The Plastic Hippo

June 3, 2012

Tales of the riverbank

Filed under: History,Media,Society — theplastichippo @ 9:15 pm

The irony of being laid low by a Vietnamese River Cobbler is not lost on your humble correspondent, but this particular Basa Catfish proved to be vindictive as well as off. Recovery took two days having had to take to a sick bed.

Pan fried Basa in ginger and lemon grass sauce is delicious and considered a treat in the hippo kitchen but is not to everyone`s taste. The rest of the family had the usual Haddock in parsley sauce. The revenge of Uncle Ho started about four hours later with sweating, shivering and a tightening of the throat. By midnight, guts were tied in knots and the only recourse was to lie flat and avoid movement. To be fair to the people, government and fishermen of the Socialist Republic of Vietnam, this particular fish did not originate from the Mekong Delta but from the fresh seafood counter at a Walsall supermarket.

The first 24 hours were the worst. Turning to reach for the bottle of water to ease a tight throat caused a growing realisation that the lower intestine might be capable of invading the bedroom. The sweating and shivering intensified and moments of sleep were filled with dreams of train derailments, aeroplanes crashing and images of hideous demons. By morning, a slow walk to the bathroom was all that could be managed followed by a swift return to bed and the tender, loving care of a concerned family. Saturday was spent sleeping in five minute bursts and then half an hour of trying not to move. Although having no personal experience of heroin addition, the imagined sound track was Cold Turkey by John Lennon.

Sunday morning saw some improvement. The sweating and trembling had subsided and an appetite for something other than water returned. Daring to descend, a thin broth made from a beef stock cube tasted superb. Forced onto a sofa and beneath a duvet by a suddenly matronly other half, lunch was chicken soup and radio four. Health was returning and recovery palpable until a daughter asked if she could watch television.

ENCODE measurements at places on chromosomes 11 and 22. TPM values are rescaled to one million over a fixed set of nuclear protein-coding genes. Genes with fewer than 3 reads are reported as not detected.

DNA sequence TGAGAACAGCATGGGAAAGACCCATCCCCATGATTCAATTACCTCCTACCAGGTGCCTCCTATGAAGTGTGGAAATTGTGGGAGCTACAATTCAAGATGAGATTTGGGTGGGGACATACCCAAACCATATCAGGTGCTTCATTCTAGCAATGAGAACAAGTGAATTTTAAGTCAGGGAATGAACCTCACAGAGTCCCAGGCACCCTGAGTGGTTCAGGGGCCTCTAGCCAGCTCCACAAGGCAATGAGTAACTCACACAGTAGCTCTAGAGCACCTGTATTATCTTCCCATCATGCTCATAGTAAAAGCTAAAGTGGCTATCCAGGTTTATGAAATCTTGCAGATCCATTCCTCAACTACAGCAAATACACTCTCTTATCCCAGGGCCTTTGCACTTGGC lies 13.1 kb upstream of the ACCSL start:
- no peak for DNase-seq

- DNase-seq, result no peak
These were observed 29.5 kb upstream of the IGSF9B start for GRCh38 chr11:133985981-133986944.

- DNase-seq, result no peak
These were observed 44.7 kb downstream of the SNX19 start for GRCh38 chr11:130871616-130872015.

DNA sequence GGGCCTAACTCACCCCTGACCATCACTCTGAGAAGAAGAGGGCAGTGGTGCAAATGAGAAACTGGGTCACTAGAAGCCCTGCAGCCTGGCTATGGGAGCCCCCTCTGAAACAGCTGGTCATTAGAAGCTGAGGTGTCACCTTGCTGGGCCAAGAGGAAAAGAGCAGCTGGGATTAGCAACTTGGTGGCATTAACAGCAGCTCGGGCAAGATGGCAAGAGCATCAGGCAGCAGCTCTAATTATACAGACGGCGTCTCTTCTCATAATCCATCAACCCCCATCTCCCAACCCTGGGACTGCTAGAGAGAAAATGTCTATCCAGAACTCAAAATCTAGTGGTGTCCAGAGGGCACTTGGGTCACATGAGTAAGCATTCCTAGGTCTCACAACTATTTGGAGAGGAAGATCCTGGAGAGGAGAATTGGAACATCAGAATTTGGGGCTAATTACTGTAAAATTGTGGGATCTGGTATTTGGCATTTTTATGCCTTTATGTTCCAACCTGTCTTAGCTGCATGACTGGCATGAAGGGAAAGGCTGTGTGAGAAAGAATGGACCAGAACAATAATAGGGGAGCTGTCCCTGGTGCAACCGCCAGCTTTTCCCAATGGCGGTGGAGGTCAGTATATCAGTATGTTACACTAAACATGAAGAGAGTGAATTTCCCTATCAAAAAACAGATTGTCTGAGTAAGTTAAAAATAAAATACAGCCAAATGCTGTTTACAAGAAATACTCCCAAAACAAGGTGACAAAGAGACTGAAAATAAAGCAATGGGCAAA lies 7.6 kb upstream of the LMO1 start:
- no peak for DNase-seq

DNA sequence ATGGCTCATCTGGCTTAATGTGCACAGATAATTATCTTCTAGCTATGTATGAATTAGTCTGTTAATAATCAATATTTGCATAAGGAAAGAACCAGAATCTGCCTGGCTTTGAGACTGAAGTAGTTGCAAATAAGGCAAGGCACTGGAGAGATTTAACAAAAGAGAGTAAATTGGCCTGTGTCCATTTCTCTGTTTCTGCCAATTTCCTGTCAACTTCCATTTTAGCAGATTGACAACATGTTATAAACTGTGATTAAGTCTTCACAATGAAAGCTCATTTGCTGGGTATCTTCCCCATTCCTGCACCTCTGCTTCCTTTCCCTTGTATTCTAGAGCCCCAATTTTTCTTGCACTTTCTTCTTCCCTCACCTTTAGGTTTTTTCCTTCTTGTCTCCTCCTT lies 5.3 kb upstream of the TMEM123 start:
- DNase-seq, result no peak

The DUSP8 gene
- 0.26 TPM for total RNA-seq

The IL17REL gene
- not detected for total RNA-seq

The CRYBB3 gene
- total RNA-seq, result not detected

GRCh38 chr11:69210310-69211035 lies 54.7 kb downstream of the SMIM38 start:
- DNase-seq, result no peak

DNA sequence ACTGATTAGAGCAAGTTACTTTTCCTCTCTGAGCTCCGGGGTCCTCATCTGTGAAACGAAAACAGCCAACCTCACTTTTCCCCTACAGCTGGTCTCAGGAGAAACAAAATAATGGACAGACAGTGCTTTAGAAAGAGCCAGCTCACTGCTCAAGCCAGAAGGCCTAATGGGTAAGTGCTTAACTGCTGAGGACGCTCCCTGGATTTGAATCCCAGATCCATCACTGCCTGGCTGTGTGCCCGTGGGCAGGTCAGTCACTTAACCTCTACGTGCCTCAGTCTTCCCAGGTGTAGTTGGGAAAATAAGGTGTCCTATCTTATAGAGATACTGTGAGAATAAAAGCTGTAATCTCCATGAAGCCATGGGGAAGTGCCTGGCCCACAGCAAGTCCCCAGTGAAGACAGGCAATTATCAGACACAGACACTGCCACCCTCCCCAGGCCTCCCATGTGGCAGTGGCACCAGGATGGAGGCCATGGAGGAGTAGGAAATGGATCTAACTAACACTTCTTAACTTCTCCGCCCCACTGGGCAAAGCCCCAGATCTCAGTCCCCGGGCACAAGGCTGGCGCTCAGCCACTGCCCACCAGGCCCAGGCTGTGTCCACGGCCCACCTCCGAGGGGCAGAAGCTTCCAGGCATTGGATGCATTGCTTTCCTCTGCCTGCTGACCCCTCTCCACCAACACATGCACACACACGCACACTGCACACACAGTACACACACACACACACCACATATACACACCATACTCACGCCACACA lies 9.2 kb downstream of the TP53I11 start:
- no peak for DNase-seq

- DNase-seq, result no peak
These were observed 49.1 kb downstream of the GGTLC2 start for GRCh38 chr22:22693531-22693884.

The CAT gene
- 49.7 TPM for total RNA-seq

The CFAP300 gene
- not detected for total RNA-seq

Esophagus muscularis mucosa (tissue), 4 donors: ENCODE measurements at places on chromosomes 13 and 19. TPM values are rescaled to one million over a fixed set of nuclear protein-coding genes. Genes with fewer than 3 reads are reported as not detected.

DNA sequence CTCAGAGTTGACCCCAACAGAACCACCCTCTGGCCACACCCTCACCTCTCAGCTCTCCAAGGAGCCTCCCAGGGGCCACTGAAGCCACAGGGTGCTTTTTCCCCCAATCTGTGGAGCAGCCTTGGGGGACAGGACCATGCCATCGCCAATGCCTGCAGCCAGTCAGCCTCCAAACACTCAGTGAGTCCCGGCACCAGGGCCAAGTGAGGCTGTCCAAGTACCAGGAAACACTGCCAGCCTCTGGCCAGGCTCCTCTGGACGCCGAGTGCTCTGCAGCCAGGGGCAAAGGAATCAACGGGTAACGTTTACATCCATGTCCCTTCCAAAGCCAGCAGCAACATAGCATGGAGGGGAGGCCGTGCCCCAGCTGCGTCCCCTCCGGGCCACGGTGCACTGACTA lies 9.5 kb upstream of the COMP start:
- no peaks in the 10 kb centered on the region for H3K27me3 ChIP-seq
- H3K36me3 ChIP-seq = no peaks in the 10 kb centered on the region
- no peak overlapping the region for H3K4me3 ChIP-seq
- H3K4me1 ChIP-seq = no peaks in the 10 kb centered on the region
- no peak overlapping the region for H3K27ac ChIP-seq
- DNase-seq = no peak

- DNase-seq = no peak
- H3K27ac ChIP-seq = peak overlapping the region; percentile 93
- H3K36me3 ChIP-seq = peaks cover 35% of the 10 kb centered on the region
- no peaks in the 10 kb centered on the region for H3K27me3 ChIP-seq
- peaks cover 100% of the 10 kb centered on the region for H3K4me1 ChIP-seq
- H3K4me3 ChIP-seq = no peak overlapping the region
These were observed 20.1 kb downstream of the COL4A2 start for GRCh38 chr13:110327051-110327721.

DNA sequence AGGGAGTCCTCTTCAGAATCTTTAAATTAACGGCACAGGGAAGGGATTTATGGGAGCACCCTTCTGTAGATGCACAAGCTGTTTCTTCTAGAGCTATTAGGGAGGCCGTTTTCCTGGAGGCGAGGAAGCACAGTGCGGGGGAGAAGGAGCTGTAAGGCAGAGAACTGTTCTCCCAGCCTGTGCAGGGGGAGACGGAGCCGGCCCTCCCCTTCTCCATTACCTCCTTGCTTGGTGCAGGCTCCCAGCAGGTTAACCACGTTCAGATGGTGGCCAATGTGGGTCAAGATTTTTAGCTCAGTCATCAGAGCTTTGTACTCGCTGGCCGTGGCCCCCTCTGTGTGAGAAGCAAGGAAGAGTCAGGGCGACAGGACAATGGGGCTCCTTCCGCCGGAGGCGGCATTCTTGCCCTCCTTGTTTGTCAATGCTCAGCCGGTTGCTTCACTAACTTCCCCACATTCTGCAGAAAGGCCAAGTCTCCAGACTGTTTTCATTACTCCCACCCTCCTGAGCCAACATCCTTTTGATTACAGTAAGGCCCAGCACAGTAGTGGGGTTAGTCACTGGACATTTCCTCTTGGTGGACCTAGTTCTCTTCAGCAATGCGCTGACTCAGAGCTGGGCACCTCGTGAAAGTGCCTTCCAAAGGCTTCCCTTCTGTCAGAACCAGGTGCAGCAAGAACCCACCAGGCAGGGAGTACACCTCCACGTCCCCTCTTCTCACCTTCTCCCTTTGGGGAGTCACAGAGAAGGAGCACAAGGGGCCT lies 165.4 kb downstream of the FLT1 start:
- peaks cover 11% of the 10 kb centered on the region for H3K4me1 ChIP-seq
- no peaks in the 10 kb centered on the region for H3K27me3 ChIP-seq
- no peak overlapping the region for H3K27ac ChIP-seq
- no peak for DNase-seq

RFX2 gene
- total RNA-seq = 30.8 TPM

It seems fair to say that Sunday was not a good day for the BBC. There are many things that the Beeb do very well. Drama obviously, music, sport and especially outside broadcasts have set global standards, but the coverage of the Jubilee 1000 boat pageant was woeful even before the heavens opened. To be fair to the people, governance and fishermen of the BBC, very large OBs are not easy to do but even with all their experience, did they not consider that placing a large number of radio mics on lots of boat might not end in tears?

Technical difficulties aside, it was not the rain that spoilt the coverage. It was the bloody awful presenters. Right from the very beginning, the sycophantic fawning set an embarrassing agenda that produced more occasions of reaching for the sick bucket than the effects of a Vietnamese Catfish. Magnificent, marvellous, joyous, treasure, beautiful, superb were the words used over and over again by the dimwits who had managed to secure a working microphone. One spoke of a truly democratic occasion and another gushed about style icons. That fact remains that a very rich little old lady was asked to stand in the cold and rain to watch a thousand boats go by. She is not the Holy Mary Mother of God.

Setting aside the cost of Kate Middleton`s dress, the coal barge with what looked like an Indian restaurant with added bling plonked on top and the required security, there is no denying that the loyal subjects who lined the banks and the bridges experienced joy. No mention from the BBC, though, of savage cuts to the Royal Navy, the Coastguard, schools, hospitals or even the BBC. Look, a big expensive barge, everything going to be okay.

With more of this bilge to come from broadcasters, it might be worth investing in further Vietnamese River Cobblers.


1 Comment »

  1. Sorry to hear of your gastric troubles, but by listening to Radio 4, you at least missed the truly stomach churning event that was the Cameron/Marr interview.

    River cobblers is a perfectly good description of the Thames pageant, but I prefer fresh water flounder – so much more British and somehow much fresher. It was also, of course, witnessed by a number of old trouts and roaches, which seemed appropriate for the occasion.

    The Realist

    Comment by The Realist — June 5, 2012 @ 12:42 pm | Reply

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